Louisiana, The Bayou State
Louisiana’s largest agricultural production is actually not on land, but on the water, in the seafood it catches. However though it is still a big producer of cotton, soybeans and cattle.
According to the Economist magazine, parts of rural Louisiana have seen a 50-75% decrease in population over the last 60 years.
According to agricultural economist Michael A. Deliberto from LSU, the state’s farm economy shifted, like it did across the rest of the country, in the 1970s. Louisiana went from 74,438 farms employing 101,880 workers, to 27,386 farms and just 23,019 workers.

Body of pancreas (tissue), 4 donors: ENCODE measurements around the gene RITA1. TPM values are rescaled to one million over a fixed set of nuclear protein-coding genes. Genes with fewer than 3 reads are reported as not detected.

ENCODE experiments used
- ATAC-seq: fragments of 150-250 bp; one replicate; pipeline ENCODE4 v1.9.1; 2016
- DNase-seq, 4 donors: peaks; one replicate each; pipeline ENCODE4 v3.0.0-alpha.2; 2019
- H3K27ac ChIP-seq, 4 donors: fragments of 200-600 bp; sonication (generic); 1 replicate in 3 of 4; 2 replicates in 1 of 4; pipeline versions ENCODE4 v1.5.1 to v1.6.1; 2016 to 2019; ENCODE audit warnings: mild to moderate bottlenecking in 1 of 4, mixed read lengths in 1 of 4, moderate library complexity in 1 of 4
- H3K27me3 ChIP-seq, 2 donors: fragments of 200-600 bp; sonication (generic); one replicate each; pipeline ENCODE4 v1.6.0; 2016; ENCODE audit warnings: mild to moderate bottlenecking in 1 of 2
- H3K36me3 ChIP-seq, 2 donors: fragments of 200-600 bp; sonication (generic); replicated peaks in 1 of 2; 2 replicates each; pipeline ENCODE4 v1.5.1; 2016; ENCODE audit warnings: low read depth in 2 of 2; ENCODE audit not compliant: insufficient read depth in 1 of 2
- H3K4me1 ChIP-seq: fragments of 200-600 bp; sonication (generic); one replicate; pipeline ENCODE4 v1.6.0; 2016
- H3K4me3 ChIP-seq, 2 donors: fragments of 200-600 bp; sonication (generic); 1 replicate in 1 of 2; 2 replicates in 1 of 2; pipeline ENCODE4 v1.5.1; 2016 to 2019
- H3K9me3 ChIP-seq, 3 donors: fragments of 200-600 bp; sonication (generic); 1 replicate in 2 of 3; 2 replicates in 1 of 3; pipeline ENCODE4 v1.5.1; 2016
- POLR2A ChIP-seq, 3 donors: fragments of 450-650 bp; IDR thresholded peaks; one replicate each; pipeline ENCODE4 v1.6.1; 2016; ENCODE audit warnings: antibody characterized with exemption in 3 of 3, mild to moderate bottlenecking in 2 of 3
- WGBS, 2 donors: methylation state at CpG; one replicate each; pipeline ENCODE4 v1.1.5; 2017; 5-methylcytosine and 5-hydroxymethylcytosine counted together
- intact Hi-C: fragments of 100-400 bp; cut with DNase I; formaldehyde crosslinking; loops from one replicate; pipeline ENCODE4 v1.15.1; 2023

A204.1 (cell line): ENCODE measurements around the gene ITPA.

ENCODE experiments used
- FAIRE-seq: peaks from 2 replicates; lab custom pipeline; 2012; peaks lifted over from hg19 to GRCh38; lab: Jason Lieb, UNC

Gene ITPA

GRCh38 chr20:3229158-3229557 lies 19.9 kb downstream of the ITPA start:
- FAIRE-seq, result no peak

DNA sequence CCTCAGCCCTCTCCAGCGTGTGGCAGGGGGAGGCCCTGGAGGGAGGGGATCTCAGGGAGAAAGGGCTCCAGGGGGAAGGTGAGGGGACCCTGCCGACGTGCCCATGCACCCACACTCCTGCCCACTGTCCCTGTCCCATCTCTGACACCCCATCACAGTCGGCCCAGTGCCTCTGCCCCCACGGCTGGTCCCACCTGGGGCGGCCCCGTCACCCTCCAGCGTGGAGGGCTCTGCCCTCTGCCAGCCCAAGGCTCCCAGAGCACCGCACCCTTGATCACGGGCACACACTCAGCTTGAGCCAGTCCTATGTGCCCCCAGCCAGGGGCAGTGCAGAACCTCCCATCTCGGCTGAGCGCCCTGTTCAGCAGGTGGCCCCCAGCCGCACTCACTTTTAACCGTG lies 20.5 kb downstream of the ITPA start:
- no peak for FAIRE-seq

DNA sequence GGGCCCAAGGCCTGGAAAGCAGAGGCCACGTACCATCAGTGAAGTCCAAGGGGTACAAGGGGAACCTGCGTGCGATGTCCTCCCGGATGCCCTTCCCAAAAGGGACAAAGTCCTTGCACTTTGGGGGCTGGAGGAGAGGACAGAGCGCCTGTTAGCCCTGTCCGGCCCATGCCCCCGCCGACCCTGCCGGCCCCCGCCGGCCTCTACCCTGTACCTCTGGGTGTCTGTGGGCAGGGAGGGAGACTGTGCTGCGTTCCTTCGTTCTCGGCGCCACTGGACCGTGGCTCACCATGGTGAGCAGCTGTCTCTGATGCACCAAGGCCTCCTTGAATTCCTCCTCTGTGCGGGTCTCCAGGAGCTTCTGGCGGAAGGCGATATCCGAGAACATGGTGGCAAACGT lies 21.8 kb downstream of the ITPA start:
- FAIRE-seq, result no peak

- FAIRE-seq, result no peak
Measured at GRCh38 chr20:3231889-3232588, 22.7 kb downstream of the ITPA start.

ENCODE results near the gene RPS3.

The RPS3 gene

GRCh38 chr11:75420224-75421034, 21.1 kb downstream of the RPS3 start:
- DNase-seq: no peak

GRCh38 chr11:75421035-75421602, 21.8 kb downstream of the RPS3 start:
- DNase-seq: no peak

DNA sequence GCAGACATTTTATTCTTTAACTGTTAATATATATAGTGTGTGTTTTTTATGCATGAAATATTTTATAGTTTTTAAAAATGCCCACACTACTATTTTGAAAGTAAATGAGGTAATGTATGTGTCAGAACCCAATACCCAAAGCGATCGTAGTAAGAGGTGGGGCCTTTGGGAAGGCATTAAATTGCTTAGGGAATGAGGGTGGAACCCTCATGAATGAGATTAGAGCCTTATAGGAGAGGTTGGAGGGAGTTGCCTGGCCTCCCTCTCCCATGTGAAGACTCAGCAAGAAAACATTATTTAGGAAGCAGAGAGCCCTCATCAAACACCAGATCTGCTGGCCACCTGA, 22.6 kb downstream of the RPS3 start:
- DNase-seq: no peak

With over half the state’s population (55.5%) living in or near a small town then, the farm labor combined with the additional residents afforded rural areas to survive, and even thrive. As of 2017, Louisiana’s population living in or near a small town was down by half to 25.5%.
Lost Americana is about telling the stories of the people who live in rural America.
•Have you lived in the same rural area since the 1970/80s?
•Were you the last class to graduate from a rural school before it closed its doors forever?
•Do you know of a small town (under 2,000 people) that is a shell of it’s former self?
•Do you just what to give me some feedback on the topics we cover?
Don’t be shy, go to the “Connect” page and drop me a line. Also don’t be afraid to reach out to me via social media, links are at the bottom of each page.